From ancient Greek times the phoenix has been associated with the bennu (benu) bird of Egyptian mythology. It is said that this identification is supported by the fact that in Greek the word Phoenix can mean 'palm tree', and so does benu have the alternative meaning of 'palm tree' in Egyptian. The ancient Egyptian benu is thought to be really the Purple Heron (Ardea purpurea) [5, p.125]. The planet Venus was called the 'star of the ship of the Bennu-Ausar' (Osiris), mentioned as the Morning Star in this invocation to the sacred sun bird. "I am the Bennu, the soul of Ra, and the guide of the gods in the Tuat; let it be so done unto me that I may enter in like a hawk, and that I may come forth like Bennu, the Morning Star" [6].

© Anne Wright 2008.

Fixed stars in Phoenix
Star 1900 2000 R A Decl 1950 Lat Mag Sp
epsilon 08PIS16 09PIS39 001 43 11 -46 01 24 -41 57 05 3.94 G7
zeta 10PIS59 12PIS22 016 34 18 -55 30 46 -55 07 49 4.13 B7
kappa 13PIS08 14PIS31 005 56 13 -43 57 26 -41 47 34 3.90 A3
Ankaa alpha 14PIS05 15PIS30 005 57 15 -42 34 39 -40 37 33 2.44 G5
beta 19PIS03 20PIS26 015 57 50 -46 59 10 -48 11 58 3.35 G4

from Star Names, 1889, Richard H. Allen

Phoenix, the French Phenix, the German Phonix, and the Italian Fenice, is one of Bayer's new figures, between Eridanus and Grus, south of Fornax and Sculptor, — its alpha, kappa, mu, beta, nu, and gamma in a line curving toward the south like that of a primitive Boat, by which figure, as Al Zaurak, the Arabs knew them. Al Sufi cited another name, — Al Ri’al, the Young Ostriches, — which Hyde wrongly read Al Zibal, perhaps a synonymous title; and Kazwini used Al Sufi's term in describing some stars of Al Nahr, the River, in which our Phoenix was then included by Arabian astronomers.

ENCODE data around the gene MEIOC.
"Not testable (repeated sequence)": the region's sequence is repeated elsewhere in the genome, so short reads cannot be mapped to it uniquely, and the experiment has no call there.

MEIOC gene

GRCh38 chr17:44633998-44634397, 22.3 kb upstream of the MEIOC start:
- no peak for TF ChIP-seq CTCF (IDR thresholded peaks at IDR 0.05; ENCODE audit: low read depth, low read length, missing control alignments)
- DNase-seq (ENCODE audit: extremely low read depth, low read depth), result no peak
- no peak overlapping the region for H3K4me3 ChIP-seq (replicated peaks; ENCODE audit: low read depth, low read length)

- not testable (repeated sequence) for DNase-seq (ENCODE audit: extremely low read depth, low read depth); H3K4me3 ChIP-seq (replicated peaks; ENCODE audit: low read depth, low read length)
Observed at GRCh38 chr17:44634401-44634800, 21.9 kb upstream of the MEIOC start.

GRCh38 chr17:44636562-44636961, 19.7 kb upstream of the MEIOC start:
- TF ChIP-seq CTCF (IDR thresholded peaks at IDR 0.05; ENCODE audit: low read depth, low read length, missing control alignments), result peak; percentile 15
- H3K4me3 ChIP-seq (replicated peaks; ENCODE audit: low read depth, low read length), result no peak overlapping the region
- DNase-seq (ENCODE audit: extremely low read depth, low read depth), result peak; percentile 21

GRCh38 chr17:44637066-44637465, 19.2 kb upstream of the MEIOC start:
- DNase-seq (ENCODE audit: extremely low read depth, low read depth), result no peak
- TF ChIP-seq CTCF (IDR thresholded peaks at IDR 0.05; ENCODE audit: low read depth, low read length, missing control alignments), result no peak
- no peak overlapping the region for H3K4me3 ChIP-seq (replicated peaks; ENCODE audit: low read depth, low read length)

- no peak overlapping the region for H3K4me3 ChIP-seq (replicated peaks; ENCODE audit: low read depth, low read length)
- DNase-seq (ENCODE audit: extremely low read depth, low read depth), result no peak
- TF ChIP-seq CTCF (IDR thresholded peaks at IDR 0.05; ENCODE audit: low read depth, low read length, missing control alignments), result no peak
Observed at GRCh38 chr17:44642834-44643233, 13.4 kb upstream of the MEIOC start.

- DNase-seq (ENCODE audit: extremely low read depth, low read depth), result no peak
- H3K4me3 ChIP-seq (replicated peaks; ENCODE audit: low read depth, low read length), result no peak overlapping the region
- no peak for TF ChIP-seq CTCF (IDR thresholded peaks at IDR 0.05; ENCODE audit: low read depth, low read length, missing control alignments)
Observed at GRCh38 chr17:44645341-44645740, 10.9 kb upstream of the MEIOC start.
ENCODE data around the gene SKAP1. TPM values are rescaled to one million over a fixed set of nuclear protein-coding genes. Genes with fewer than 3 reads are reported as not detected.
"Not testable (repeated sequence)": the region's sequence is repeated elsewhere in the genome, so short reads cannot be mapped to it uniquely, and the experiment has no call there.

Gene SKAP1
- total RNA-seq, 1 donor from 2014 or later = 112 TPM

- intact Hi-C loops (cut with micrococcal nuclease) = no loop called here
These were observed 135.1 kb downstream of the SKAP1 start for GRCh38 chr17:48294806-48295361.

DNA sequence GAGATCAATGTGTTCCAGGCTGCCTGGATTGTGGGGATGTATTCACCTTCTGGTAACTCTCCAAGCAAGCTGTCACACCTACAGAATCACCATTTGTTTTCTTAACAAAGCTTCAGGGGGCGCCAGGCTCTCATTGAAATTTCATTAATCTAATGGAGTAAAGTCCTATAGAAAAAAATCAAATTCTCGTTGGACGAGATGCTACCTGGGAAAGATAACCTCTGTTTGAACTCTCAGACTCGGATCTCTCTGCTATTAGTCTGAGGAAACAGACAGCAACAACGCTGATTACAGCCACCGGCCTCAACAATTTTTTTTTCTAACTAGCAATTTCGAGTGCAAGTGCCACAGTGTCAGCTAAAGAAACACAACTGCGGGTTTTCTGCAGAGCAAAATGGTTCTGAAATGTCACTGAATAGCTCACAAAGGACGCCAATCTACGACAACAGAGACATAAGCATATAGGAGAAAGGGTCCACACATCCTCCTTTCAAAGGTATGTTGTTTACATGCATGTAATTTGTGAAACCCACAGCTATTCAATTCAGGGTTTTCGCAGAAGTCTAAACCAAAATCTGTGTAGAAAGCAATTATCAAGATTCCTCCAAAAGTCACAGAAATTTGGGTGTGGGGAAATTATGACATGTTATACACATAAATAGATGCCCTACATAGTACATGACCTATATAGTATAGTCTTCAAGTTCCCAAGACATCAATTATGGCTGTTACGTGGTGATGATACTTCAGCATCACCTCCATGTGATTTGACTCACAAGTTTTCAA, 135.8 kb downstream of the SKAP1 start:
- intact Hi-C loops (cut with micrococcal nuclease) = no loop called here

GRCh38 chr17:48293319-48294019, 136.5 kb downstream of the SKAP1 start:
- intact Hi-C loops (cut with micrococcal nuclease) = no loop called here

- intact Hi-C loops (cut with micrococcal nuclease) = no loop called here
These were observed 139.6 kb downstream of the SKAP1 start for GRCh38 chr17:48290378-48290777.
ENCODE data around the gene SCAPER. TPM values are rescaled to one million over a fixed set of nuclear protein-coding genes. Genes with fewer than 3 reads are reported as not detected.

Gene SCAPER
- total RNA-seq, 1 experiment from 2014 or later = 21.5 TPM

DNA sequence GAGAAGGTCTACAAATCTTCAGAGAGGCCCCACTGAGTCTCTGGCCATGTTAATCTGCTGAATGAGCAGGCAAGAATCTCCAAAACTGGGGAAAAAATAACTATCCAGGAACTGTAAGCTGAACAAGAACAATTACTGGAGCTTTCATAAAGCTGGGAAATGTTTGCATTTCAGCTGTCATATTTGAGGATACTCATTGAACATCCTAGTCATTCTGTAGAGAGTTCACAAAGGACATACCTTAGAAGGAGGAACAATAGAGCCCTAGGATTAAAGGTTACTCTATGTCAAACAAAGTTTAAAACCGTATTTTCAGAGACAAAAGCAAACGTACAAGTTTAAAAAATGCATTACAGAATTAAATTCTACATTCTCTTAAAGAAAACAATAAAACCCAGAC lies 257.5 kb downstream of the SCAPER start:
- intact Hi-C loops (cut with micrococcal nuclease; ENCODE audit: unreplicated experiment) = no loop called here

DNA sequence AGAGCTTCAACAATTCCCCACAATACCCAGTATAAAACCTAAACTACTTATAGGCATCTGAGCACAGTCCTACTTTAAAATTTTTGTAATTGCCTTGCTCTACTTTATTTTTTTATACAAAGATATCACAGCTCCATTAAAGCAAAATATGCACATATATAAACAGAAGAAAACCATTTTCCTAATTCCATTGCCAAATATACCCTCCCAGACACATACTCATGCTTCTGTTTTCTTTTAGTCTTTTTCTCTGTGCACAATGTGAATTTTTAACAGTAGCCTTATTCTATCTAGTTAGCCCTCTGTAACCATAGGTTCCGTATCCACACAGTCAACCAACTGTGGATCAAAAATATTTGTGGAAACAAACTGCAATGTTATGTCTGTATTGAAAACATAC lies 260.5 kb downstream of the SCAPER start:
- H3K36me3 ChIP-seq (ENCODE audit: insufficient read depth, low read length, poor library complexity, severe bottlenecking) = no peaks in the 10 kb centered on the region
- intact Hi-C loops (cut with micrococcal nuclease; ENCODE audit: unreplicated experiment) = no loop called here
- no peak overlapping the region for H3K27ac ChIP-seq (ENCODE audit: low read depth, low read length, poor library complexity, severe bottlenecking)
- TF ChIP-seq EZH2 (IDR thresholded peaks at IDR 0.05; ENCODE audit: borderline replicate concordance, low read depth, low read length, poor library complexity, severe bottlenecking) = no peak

{Page 336} Others changed the figure to that of a Griffin, or Eagle, so that the introduction of a Phoenix into modern astronomy was, in a measure, by adoption rather than by invention.

But, whether Bayer knew it or not, his title is an appropriate one, for with various early nations — at all events, in China, Egypt, India, and Persia — this bird has been "an astronomical symbol of cyclic period," some versions of the well-known fable making its life coincident with the Great Year of the ancients beginning at noon of the day when the sun entered among the stars of Aries; and, in Egypt, with the Sothic Period when the sun and Sirius rose together on the 20th of July. Thompson further writes of this:

"A new Phoenix-period is said to have commenced A.D. 139, in the reign of Antoninus Pius; and a recrudescence of astronomical symbolism associated therewith is manifested on the coins of that Emperor."

Coincidently, Ptolemy adopted as the epoch of his catalogue the year 138, the first of Antoninus. With the Egyptians, who knew this bird as Bennu and showed it on their coins, it was an emblem of immortality; indeed it generally has been such in pagan as well as in Christian times.

In China the constellation was Ho Neaou, the Fire Bird, showing its derivation there from the Jesuits.

Julius Schiller combined it with Grus in his Aaron the High Priest. Gould catalogues 139 naked-eye stars here, from 2.4 to 7.

[Star Names: Their Lore and Meaning, Richard H. Allen, 1889.]